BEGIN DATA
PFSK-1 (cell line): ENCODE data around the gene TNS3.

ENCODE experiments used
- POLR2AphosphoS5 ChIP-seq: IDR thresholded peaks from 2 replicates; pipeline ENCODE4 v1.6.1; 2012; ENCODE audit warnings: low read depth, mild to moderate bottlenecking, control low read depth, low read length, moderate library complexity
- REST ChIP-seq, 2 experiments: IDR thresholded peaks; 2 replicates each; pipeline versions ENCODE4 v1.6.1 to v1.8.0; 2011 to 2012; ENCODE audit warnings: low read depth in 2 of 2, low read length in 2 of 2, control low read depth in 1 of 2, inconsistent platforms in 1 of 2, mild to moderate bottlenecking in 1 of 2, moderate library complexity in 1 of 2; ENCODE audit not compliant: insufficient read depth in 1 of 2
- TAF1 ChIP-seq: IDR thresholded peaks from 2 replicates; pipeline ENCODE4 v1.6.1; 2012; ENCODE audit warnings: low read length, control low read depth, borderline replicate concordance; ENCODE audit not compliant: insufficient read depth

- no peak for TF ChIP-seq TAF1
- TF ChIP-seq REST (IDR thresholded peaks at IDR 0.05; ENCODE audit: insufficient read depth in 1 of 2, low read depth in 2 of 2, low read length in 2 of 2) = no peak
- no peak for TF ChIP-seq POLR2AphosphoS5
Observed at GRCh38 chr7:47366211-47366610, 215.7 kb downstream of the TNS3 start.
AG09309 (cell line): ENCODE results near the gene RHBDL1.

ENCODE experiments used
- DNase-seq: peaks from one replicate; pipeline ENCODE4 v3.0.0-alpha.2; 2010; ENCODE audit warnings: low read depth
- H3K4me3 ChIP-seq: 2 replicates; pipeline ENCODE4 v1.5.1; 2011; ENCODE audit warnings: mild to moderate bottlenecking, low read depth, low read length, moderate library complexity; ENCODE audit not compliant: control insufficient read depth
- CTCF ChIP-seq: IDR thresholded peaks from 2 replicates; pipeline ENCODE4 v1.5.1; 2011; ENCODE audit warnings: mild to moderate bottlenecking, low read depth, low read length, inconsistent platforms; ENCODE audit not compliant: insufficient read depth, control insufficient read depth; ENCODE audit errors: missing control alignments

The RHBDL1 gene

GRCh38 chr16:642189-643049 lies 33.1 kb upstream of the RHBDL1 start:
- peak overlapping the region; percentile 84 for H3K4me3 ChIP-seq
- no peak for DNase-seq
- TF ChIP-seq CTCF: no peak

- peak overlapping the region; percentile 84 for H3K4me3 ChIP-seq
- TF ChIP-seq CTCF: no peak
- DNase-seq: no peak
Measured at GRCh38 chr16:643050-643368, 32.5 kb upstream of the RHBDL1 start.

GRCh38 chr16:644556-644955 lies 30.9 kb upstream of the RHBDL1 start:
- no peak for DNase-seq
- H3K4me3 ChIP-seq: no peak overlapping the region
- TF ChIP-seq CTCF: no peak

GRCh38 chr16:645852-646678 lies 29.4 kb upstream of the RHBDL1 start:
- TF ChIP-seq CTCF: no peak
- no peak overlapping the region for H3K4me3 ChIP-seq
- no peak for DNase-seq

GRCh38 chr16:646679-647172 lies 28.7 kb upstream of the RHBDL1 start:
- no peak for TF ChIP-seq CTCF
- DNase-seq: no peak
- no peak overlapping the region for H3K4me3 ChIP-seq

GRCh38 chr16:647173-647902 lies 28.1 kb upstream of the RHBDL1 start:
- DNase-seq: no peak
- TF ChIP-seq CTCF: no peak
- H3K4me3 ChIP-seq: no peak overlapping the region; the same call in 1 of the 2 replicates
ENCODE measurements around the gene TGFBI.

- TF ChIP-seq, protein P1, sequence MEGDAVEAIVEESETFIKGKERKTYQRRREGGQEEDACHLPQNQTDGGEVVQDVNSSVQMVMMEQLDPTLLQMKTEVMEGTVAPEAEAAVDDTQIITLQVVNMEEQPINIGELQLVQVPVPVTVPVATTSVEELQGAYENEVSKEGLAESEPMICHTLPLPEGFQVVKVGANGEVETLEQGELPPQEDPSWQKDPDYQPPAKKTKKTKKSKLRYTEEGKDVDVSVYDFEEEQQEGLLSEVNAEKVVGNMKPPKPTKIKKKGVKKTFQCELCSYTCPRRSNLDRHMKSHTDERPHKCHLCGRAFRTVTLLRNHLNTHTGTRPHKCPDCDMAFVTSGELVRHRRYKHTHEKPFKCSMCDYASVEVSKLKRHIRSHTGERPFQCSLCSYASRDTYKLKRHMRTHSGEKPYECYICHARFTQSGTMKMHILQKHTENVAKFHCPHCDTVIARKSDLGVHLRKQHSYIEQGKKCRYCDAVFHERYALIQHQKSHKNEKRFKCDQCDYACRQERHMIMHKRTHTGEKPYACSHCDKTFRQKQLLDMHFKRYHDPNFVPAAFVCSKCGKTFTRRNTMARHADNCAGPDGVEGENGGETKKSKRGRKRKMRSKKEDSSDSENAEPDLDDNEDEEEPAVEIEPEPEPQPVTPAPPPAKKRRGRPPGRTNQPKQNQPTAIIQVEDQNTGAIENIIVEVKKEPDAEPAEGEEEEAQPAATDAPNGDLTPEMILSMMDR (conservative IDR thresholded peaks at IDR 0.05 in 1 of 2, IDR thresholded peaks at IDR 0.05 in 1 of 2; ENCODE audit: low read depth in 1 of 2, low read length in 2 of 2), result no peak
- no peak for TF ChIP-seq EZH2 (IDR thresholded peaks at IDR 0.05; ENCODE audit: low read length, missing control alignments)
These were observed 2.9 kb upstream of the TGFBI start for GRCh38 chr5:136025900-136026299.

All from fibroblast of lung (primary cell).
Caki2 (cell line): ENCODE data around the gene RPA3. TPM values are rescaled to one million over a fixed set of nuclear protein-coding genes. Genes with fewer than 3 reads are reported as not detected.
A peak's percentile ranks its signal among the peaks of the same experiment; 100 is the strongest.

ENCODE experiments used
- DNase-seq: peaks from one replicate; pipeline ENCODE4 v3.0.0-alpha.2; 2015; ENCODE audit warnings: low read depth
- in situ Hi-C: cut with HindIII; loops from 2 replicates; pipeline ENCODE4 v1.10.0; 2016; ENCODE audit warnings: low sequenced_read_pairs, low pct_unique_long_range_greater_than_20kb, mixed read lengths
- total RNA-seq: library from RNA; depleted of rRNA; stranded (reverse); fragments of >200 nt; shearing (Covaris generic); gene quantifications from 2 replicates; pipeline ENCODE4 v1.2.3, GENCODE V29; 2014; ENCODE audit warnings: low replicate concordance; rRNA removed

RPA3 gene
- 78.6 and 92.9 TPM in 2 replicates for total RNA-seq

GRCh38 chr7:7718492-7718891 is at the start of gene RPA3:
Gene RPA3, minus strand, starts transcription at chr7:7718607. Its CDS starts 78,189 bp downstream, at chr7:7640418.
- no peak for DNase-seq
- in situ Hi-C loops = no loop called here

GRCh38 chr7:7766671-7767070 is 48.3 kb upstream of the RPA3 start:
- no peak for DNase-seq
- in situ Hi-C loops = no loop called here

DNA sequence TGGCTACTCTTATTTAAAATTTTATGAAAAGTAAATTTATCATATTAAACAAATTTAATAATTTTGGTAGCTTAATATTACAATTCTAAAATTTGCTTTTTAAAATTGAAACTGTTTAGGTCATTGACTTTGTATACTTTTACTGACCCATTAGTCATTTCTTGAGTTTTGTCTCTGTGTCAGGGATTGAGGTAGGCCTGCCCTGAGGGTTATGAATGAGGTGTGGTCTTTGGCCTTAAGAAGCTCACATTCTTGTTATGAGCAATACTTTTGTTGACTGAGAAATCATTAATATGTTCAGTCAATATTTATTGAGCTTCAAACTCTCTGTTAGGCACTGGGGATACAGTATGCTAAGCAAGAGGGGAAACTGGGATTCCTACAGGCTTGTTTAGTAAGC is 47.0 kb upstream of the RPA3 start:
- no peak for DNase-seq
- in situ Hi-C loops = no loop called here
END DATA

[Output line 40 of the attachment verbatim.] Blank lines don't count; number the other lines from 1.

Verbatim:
ENCODE measurements around the gene TGFBI.